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13 October 2010

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Tom

Yes, the coolness factor is undoubtedly a reason for the decline of whistling.

I forgot to mention one of my all-time whistling favourites, The Whistling Monologue, by the great comic Norfolk folk pastiche act, the Kipper Family. It's a very funny wordless (and tuneless) parody of the kinds of novelty monologues which used to be a part of music hall and 78rpm culture.

Ian Rawes

Hi Tom,

I didn't claim music had become less tuneful over time, just that popular music has tended to become less easily whistled. As a general trend over the last 60 years rhythm has moved to the fore and melody has moved back. Who would now launch a publication with the title 'Melody Maker'?

There probably is some element of social acceptability at work, but it will be a generational effect with whistling seen as a something uncool to do, strictly for granddads. Otherwise I doubt people are whistling less because they fear the disapproval of society at large.

There is one exception: the wolf whistle aimed at women. Not only do many people now regard it as a crass thing to do, but some building firms also ban that behaviour. Wimpey imposed a ban in 2008 on the grounds that it put off house-buyers.

Jim


Hi Ian and fellow web folk,

While there aren't many books about whistling (primary only "how to" books and pamphlets), there are some other fine resources for whistling related information.

The most important resource for whistling enthusiasts is the Annual International Whistlers Convention. The 35th Convention was hosted by The Japan Whistlers' Federation and the 37th annual convention was held in Qingdao China. Next year's event - The 38th Annual International Whistlers Convention, will be back home in its birthplace - Louisburg, Virginia USA on April 7,8,9+10, 2011. Information about the upcoming convention will be posted at http://www.whistlingiwc.com/.

Another wonderful resource for anyone interested in whistling is the OraWhistle Listserv - A Global Whistlers Forum. "The Orawhistle Whistling forum has an archive with over 14,000 message posts. We currently have over 900 members from more than 40 nations, 35 American states, and 8 Canadian provinces." Orawhistle can be found at: http://launch.groups.yahoo.com/group/Orawhistle/.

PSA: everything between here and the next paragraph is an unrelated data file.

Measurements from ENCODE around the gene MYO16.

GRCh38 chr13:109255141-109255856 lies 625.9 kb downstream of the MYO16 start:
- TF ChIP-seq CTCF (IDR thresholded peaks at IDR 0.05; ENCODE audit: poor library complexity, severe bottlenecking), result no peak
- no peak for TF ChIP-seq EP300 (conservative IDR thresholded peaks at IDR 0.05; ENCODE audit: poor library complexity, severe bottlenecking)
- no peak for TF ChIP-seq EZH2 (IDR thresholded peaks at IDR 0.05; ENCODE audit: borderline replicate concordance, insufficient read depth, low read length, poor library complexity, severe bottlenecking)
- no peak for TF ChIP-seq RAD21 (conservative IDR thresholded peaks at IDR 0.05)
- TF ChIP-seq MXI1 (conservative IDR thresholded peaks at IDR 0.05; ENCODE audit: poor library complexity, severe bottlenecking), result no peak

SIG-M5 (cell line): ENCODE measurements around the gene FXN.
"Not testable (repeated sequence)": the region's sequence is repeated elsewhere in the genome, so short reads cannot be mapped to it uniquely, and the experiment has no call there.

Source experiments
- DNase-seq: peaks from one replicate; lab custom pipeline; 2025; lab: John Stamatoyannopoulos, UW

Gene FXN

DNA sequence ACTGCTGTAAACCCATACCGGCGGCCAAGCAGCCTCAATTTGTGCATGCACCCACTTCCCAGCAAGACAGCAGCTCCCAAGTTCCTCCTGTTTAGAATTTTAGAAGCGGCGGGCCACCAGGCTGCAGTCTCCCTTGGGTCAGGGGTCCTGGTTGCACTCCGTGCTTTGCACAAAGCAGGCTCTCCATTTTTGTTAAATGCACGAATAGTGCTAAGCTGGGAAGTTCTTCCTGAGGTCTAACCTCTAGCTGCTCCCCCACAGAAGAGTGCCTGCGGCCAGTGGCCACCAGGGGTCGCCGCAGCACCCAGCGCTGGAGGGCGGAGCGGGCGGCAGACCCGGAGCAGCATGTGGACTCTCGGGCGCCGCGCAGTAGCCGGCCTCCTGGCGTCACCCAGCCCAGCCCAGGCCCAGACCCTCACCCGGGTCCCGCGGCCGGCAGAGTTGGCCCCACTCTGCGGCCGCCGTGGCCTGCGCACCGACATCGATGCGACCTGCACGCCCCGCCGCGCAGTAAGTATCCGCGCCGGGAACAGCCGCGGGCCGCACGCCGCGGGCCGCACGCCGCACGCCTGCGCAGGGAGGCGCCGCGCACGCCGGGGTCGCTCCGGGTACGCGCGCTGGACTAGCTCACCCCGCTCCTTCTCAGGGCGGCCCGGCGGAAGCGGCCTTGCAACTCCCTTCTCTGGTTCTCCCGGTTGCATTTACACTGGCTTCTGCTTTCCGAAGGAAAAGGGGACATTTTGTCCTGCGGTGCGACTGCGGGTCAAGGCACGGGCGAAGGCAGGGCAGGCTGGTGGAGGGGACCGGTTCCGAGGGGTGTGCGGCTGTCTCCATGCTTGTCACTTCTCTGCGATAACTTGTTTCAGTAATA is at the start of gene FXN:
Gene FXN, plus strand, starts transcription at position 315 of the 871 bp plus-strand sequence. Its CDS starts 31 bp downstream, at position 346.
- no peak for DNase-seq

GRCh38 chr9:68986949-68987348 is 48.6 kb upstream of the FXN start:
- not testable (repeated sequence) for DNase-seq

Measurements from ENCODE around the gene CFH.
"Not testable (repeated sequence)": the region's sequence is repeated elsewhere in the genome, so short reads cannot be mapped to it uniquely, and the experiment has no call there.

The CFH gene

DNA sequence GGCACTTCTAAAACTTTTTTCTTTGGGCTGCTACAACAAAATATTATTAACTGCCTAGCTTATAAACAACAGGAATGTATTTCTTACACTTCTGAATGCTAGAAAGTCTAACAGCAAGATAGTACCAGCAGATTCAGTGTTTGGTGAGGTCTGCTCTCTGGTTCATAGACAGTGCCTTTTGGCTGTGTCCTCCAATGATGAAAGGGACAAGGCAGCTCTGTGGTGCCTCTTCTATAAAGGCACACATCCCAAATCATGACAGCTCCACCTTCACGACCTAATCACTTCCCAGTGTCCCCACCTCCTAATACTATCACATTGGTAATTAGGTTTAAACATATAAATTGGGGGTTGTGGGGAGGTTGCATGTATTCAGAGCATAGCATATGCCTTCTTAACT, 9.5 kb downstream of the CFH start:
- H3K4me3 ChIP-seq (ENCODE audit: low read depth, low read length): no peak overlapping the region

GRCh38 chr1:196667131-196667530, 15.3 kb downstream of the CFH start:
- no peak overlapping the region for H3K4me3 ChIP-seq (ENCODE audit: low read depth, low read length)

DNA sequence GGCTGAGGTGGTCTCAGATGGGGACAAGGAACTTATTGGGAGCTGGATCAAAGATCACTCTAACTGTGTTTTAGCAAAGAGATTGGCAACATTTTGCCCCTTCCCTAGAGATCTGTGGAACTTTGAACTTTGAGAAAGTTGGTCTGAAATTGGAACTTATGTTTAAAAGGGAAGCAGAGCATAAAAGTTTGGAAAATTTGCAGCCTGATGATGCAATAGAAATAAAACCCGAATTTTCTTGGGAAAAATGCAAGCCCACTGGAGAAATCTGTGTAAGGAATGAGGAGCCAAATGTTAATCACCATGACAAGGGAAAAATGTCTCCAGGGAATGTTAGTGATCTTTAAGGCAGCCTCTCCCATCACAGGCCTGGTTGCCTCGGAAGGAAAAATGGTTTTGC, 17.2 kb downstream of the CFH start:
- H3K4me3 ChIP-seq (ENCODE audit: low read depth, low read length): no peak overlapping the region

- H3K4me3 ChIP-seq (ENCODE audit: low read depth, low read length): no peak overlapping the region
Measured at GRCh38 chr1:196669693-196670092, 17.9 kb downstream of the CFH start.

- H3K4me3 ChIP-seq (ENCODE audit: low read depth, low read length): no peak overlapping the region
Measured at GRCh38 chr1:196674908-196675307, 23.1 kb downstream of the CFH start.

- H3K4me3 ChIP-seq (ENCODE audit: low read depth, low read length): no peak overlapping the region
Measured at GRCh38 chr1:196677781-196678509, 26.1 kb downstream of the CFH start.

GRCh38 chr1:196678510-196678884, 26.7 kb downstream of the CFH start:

There are two movies about whistling available on the internet. One, "Pucker Up: The Fine Art of Whistling" is a 78 minute documentary filmed at and around the 31st Annual International Whistlers Convention. The film can be purchased through most online bookstores and viewed via through Blockbuster, Netflix, etc. The Wacky World of Whistling is a quirky 3 minute video that runs through some of whistling's history, its uses, some myths and beliefs, etc. It can be viewed on TVGuide.com and CurrentTV.com. A slightly more informative (7 minute) version of the documentary can be found at: https://audience.withoutabox.com/films/whistler -.

Thank you for discussing whistling on the Sound Recordings Blog.

Jim

P.s. if anyone feels like cheating on the TeaBreak Teaser - just let me know and I'll send you a pretty good list of pop songs featuring whistling.

:-)

Chris

Colonel Bogey March. - Don't worry, be happy. - Always look on the bright side. - er zzzzzz

Tom

I would have thought that the apparent decline in whistling has more to do with social acceptability than how whistlable modern pop songs are. Whistling is often seen as an anti-social habit, marginally more acceptable than playing music on a phone at the back of the bus. The idea that "new fangled music isn't as tuneful as in my day" goes back a long way, much like the idea that "the youth of today have no respect for their elders" - people have been saying that as long as there have been young people.

Some old tunes are very tricky to whistle - my favourite example being Nola by Felix Arndt, which can be heard whistled in a fabulously quirky old film called Multiple Sidosis (it's on Youtube).

As for pop whistling, there are classic whistling tunes such as I Was Kaiser Bill's Batman, and Winchester Cathedral, and nowadays the ubiquitous Young Folks by Peter, Bjorn and John, which is on just about every advert on radio and TV and which most people would recognise even if they don't know the name of the song.

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